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Barber wanted (Frisör gesucht)

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Sunset with clouds and birds

Sunset on Hatchet Pond

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BIRD OF THE WEEK — KING EIDER — PLANET EARTH BIRD WORLD group

All PLANET EARTH groups supports:

Sierra Club* United Nations High Commissioner for Refugees (UNHCR) * American Bird Conservancy

PLANET EARTH BIRD WORLD has over 1,600 members and over 119,000 photos and videos.

BIRD OF THE WEEK

King Eider

SCIENTIFIC NAME: Somateria spectabilis
POPULATION: 4.5 million
TREND: Decreasing
HABITAT: Nests near freshwater lakes and ponds; winters along rocky coasts and on open ocean.

The King Eider’s species name spectabilis is Latin for “remarkable display,” referring to the drake, or adult male, in its breeding plumage. During that time, the drake is unmistakable, with powder-blue head and neck, light green cheek, orange-yellow frontal lobe outlined in black, and a red bill.

King Eider pair. Rob Kempers/Shutterstock.

The female eider sits tightly on her eggs and sometimes can be approached very closely. Females are so faithful to their nests that they sometimes go a week or more without feeding, and thus may lose significant amounts of weight while incubating.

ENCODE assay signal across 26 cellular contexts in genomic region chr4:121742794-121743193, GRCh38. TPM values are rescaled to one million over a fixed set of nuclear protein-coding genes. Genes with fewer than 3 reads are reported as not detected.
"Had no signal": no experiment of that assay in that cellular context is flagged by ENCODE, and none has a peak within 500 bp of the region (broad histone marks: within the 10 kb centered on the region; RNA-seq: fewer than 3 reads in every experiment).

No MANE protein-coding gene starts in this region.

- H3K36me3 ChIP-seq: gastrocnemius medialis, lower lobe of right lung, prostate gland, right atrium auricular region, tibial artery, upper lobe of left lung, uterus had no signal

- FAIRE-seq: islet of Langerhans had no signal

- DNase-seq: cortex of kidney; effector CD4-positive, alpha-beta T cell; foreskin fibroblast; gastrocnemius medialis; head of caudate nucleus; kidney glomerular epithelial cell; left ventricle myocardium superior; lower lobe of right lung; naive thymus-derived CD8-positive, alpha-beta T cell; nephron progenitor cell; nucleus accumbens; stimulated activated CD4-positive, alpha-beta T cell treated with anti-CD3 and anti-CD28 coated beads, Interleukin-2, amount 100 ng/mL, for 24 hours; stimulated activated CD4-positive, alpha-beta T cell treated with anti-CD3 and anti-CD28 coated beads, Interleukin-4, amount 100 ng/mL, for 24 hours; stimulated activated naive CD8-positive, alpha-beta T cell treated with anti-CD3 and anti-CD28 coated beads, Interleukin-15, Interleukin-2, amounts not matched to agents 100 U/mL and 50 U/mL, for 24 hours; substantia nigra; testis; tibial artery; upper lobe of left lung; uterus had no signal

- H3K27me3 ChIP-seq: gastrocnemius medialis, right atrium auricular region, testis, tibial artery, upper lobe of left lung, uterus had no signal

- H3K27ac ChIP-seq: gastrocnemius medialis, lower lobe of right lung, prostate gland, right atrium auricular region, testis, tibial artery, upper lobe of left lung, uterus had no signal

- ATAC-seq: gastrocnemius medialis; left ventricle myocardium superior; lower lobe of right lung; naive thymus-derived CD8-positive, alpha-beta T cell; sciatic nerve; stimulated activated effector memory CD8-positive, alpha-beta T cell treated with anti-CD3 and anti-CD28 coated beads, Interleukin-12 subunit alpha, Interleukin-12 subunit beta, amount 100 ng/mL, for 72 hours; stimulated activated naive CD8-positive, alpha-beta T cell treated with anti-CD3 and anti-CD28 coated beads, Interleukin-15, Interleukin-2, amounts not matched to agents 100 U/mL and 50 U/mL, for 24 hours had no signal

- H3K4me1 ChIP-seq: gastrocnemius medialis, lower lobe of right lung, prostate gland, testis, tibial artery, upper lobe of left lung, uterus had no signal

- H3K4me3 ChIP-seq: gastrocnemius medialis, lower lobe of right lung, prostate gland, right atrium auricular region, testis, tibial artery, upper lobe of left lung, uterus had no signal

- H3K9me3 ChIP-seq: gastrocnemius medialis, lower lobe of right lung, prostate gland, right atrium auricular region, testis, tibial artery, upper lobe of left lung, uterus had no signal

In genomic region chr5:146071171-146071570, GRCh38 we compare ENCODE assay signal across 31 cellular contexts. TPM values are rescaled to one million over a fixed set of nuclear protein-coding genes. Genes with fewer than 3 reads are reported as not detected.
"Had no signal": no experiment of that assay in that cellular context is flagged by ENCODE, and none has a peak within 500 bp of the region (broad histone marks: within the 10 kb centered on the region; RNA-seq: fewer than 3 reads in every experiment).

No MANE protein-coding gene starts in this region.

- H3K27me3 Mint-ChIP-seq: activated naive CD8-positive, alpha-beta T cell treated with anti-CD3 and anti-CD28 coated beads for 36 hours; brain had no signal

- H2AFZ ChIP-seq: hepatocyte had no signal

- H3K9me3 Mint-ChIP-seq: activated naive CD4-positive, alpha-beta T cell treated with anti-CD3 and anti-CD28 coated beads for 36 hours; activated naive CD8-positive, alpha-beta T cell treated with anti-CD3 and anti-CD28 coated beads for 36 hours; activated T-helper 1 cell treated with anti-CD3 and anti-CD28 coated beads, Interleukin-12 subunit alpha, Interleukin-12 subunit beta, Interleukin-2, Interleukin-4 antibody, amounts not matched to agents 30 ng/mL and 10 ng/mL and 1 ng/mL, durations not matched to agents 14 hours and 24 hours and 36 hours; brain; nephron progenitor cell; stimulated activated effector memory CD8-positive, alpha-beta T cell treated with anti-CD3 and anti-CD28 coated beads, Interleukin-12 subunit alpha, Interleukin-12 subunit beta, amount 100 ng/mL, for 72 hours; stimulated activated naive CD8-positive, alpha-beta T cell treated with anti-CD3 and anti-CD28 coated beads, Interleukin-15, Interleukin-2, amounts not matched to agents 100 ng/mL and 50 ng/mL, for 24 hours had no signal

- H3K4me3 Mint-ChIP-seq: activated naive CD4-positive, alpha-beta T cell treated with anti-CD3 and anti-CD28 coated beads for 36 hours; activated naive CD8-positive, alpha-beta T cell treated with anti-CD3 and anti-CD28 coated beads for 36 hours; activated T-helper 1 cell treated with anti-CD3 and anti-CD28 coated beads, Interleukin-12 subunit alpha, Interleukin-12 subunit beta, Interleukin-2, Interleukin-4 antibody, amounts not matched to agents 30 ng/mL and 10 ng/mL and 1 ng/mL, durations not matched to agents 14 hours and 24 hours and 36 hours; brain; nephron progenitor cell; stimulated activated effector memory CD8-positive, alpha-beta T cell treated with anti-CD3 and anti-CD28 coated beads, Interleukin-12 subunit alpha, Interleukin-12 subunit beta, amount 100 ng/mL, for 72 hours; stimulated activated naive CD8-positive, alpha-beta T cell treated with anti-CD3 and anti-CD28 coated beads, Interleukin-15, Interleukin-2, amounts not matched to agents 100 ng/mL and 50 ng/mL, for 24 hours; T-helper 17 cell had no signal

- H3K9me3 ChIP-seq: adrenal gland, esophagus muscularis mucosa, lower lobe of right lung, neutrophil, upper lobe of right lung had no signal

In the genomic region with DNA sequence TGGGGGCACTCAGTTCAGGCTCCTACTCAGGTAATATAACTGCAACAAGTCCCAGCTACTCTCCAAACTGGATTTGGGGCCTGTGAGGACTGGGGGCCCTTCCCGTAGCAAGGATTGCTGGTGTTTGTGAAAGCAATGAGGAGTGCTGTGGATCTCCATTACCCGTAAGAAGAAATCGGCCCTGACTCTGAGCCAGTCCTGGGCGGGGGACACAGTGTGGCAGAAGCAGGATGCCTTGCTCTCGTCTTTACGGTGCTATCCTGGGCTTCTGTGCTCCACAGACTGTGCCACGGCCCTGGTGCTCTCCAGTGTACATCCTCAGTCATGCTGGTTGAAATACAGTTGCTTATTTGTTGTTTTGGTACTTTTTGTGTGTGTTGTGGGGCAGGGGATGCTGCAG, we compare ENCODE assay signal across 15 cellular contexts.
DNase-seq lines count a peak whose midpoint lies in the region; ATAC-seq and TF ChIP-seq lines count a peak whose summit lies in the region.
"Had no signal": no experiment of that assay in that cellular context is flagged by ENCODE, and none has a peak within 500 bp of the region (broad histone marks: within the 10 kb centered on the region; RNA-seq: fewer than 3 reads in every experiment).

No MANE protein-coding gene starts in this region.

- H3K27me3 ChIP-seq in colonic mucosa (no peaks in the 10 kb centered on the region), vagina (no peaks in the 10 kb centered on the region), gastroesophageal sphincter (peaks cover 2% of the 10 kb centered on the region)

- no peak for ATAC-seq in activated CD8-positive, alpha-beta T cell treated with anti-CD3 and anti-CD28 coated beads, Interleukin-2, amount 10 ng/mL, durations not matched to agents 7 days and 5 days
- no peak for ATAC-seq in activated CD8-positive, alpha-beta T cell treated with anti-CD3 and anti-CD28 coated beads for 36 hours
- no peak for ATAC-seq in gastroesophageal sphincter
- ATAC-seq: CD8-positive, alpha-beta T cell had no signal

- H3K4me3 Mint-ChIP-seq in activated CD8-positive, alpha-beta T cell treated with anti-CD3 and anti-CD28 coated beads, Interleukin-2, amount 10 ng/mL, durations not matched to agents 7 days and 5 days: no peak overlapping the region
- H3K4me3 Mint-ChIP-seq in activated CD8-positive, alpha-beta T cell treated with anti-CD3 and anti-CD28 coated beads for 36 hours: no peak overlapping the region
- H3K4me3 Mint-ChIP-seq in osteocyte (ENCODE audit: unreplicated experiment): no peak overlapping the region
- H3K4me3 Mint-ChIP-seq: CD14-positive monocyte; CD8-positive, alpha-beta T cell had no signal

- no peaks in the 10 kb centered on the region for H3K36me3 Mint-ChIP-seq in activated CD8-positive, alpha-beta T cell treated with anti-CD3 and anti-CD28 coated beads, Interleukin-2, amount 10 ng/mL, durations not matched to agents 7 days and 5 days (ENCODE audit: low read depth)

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Chloris chloris - European greenfinch

Dunnock

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Bombycilla garrulus

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SIERRA CLUB — BUMBLEBEES NEED A DIVERSE DIET TOO — SEPIA PHOTOGRAPHY — PLANET EARTH LANDSCAPES group

All PLANET EARTH groups supports:

Sierra Club* United Nations High Commissioner for Refugees (UNHCR) * American Bird Conservancy

 

PLANET EARTH LANDSCAPES has over 7,000 members and over 316,000 photos and videos.

Queen honeybees have a pretty cushy life. Living inside the hive, worker bees take care of most tasks like collecting pollen and nectar, producing honey, and fixing up the hive. But that’s not the case for queen bumblebees. For most of their life, the fuzzy, fat, black-and-yellow bees in the genus Bombus fly solo and have to fatten up after hibernation, found a colony, and raise a batch of baby workers before they get a day off. Those weeks as a single mother are perilous for bumblebees, which rely on early-blooming flowers to survive the spring. A new study shows that the more diverse the flowers the queen bees can access, the better off the bees are in the long run.